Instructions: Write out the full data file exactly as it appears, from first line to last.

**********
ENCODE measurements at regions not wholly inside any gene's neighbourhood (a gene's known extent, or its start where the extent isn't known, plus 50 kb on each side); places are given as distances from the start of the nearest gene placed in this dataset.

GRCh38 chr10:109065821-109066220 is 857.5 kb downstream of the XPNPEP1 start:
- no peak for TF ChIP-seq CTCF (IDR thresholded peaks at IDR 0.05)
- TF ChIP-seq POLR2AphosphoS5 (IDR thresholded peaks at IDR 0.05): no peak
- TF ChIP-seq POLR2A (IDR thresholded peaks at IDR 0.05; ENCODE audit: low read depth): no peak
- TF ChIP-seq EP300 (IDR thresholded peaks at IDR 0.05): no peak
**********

ENCODE measurements at regions not wholly inside any gene's neighbourhood (a gene's known extent, or its start where the extent isn't known, plus 50 kb on each side); places are given as distances from the start of the nearest gene placed in this dataset.

GRCh38 chr10:109065821-109066220 is 857.5 kb downstream of the XPNPEP1 start:
- no peak for TF ChIP-seq CTCF (IDR thresholded peaks at IDR 0.05)
- TF ChIP-seq POLR2AphosphoS5 (IDR thresholded peaks at IDR 0.05): no peak
- TF ChIP-seq POLR2A (IDR thresholded peaks at IDR 0.05; ENCODE audit: low read depth): no peak
- TF ChIP-seq EP300 (IDR thresholded peaks at IDR 0.05): no peak